(As is the impact of better fuel availability and higher octane fuel supply on aircraft performance & capability during the war. Some years ago I read a fascinating history of allied fuel supplies and the various mixings and chemical concoctions necessary to keep supplies going as various oilfields and refineries fell in and out of our hands. It showed how vital good chemists were to the war effort and how important some individual tanker deliveries of specialised products were.)   

 

 

Especially intrigued to read that Canadian paper, and see more of Harris' views. A fellow pilot whose father worked closely with Harris had some interesting insights, though I still feel he was allowed far too much freedom.

 

And -  wow - how lucky you are to to get to fly in the BBMF Lancaster, 'isaneng' ! 'Impressive to see but I bet crews in WW2 felt like a target just sitting there droning along for so many hours. Not sure I could have done that; takes a certain type of cold bravery.  

 

John B

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A fascinating thread, thanks to everyone for their input. 

 

On the subject of Hercules or Merlin, I recall a similar issue with the Beaufighter. Designed to use the Hercules, shortages due to priority application on the Stirling and Halifax resulted in the Mk II receiving Merlin XX engines. This was generally considered, from all I have read, to be a retrograde step.  It would seem that changing engines from those intended by the design team is not always as successful as expected. 

 

 

 

 

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There is a good chance the front turret on the Lancaster II was a big part of the extra drag versus the Halifax III arrangement, which would help even performance.

 

I assume someone has a good idea when the square fins were made the production standard for the different lines, Handley Page, London Aircraft Production, English Electric, Rootes Speke, and Fairey.

 

Thanks Ray for finding the report, agreed it is an omission the unspecified design problem is not mentioned, only that it could not be found or corrected at the time, so it is not things like the tail and other control surfaces.  It is also odd the exhaust shrouds on Halifax Merlins were reported less effective than those on Lancasters, clearly being more visible must have made interceptions easier and that is not strictly an aircraft performance issue, though the problems in taking evasive action clearly is.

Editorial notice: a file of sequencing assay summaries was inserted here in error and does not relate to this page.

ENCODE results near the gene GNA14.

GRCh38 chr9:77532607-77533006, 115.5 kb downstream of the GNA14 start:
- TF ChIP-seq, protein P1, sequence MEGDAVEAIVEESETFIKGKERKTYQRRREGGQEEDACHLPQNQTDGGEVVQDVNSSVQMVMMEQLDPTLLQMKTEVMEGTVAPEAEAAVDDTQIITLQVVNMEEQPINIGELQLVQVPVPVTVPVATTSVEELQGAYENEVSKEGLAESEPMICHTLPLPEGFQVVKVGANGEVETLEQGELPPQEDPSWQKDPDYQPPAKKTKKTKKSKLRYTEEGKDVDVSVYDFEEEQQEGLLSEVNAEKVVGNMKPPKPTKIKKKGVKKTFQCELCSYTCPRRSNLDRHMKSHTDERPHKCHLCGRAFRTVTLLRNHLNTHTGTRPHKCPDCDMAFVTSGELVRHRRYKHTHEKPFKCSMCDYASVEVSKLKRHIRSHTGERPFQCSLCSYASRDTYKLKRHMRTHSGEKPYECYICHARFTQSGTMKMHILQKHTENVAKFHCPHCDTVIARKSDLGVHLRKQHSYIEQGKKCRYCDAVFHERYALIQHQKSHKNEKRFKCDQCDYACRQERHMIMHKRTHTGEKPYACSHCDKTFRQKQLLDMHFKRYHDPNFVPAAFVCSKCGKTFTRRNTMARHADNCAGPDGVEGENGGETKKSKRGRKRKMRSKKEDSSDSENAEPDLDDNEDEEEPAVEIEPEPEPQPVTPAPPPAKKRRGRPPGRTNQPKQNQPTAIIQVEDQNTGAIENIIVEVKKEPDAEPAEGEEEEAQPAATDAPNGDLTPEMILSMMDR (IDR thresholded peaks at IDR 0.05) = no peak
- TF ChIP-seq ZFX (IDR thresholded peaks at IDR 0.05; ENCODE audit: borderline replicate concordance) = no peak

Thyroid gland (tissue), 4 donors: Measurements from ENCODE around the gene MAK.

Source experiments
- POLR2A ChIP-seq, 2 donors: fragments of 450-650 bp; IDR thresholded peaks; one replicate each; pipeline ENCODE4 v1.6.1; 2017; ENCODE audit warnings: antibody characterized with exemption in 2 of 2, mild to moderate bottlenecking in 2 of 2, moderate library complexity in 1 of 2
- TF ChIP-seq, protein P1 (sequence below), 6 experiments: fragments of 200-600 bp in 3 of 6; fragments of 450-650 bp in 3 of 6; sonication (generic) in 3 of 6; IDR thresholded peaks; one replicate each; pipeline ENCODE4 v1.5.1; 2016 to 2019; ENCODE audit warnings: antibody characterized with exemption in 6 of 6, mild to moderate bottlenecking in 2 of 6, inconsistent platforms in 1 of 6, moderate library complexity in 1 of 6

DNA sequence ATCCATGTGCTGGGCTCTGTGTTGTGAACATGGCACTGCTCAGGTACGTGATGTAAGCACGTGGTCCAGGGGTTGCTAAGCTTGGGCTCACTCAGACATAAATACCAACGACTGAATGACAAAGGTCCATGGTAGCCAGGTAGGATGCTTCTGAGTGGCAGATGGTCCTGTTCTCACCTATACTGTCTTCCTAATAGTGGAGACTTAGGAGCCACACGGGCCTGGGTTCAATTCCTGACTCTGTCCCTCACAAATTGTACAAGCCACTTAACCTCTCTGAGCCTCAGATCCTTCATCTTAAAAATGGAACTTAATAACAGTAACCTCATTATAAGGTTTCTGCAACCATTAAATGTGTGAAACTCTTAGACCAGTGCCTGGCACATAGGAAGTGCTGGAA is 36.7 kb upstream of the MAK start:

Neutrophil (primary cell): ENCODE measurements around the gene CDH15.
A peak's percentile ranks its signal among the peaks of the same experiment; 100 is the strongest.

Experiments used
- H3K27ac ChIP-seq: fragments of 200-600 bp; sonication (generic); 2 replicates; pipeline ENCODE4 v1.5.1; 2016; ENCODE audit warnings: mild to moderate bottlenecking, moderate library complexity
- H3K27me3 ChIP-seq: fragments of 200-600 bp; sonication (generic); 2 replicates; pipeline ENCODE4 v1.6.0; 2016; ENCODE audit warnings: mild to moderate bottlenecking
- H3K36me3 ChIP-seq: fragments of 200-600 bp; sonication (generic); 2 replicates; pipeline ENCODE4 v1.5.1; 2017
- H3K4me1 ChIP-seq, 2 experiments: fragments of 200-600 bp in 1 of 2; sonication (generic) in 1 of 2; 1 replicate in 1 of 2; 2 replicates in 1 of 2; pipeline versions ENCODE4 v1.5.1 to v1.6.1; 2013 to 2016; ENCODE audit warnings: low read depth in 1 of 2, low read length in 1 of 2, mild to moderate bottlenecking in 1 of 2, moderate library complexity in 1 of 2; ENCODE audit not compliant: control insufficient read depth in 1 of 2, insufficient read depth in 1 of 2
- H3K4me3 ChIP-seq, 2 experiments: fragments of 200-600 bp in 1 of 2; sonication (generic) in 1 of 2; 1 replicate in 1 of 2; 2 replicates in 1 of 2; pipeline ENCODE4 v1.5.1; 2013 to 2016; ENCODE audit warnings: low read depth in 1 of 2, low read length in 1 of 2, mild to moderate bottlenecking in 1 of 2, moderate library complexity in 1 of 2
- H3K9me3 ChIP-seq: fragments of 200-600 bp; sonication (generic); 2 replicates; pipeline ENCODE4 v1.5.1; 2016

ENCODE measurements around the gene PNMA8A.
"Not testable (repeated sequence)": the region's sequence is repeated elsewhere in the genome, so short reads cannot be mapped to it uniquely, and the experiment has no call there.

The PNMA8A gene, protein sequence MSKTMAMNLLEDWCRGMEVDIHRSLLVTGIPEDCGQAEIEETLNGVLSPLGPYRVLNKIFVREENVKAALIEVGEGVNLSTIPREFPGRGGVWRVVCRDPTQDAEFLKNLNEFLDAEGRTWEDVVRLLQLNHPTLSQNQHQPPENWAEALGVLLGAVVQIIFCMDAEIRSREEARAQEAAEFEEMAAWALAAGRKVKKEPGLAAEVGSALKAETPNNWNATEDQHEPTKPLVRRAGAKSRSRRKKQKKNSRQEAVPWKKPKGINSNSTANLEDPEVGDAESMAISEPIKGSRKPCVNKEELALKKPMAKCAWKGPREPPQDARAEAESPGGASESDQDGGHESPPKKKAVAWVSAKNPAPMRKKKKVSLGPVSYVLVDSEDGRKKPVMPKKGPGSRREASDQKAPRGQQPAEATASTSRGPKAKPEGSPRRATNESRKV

It is odd the report does not mention the clearly better performing Halifax VI, though of course it did not arrive until the second half of 1944.  Reading between the lines it looks like the early mark III did not have the extended wing, and possibly problems with the engines, but that soon changed if the anecdotal evidence of climbing to 25,000 feet is correct, assuming it is not really a mark VI.

 

Not sure what to make of the comments about Lancaster turret hydraulic lines being more vulnerable equals the Halifax being more robust, agreed the consensus is liquid cooled engines were more vulnerable to damage than air cooled ones

 

As for the comment on the flak guns, The average for aircraft returning damaged by flak on night raids February to December 1942 was 6.5%.  Before the RAF introduced window Bomber Command was recording that around 6 to 9% of returning aircraft on night missions had flak damage, March to July 1943.  This dropped to 2.85% in August making the average for all of 1943 5.8%, damaged,  rates averaged 2.3% for all of 1944 and 1.4% for 1945.  Window remained effective against the fire control radars for the remainder of the war.

 

For a few months in 1944 Bomber Command's statistics separated out the Halifax II and V from the III.  Cat = Category, A = Enemy Action, N = Not Enemy Action.  And of course the sortie figures for the Halifax all marks and Halifax II and V are small.  Night bombing sorties only.  Cut and paste into your spreadsheet of choice.
The raw data, record ID number / Month / Aircraft / despatched sorties / effective sorties / Missing / Cat E A / Cat E N / Cat B A / Cat B N / Cat AC A / Cat AC N / % missing

 

1 / Jul-44 / Hali III / 2328 / 2189 / 46 / 1 / 8 / 2 / 1 / 15 / 7 / 2.10

2 / Jul-44 / Lanc / 5449 / 5023 / 220 / 5 / 8 / 5 / 4 / 67 / 13 / 4.38

3 / Jun-44 / Hali II/V / 152 / 119 /  /  /  / 1 /  /  /  / 0.00

4 / Jun-44 / Hali III / 4137 / 3855 / 100 / 4 / 9 / 4 / 1 / 19 / 11 / 2.59

5 / Jun-44 / Lanc / 7531 / 6845 / 205 / 6 / 4 / 6 /  / 42 / 10 / 2.99

6 / May-44 / Hali II/V / 127 / 123 / 1 /  /  /  / 1 / 1 / 1 / 0.81

7 / May-44 / Hali III / 2349 / 2219 / 50 / 2 / 3 / 4 / 4 / 9 / 8 / 2.25

8 / May-44 / Lanc / 6044 / 5407 / 197 / 4 / 6 / 5 / 7 / 53 / 14 / 3.64

9 / Apr-44 / Hali II/V / 404 / 393 / 6 / 1 /  / 1 /  / 2 /  / 1.53

10 / Apr-44 / Hali III / 2198 / 2137 / 59 / 1 / 2 / 1 / 8 / 13 / 9 / 2.76

11 / Apr-44 / Lanc / 4836 / 4645 / 120 / 6 / 10 / 3 / 4 / 49 / 33 / 2.58

12 / Mar-44 / Hali II/V / 850 / 758 / 5 /  / 3 / 1 / 1 / 1 / 1 / 0.66

13 / Mar-44 / Hali III / 1868 / 1657 / 93 / 2 / 11 / 4 / 1 / 15 / 13 / 5.61

14 / Mar-44 / Lanc / 4319 / 4080 / 180 / 3 / 10 / 7 / 3 / 71 / 32 / 4.41

15 / Feb-44 / Hali II/V / 269 / 231 / 30 /  / 1 /  / 1 / 8 / 3 / 12.99

16 / Feb-44 / Hali III / 720 / 609 / 37 /  / 5 /  / 1 / 2 / 11 / 6.08

17 / Feb-44 / Lanc / 2642 / 2472 / 117 /  / 15 / 4 /  / 27 / 13 / 4.73

18 / Jan-44 / Hali / 865 / 742 / 86 / 3 / 13 / 2 / 7 / 15 / 4 / 11.59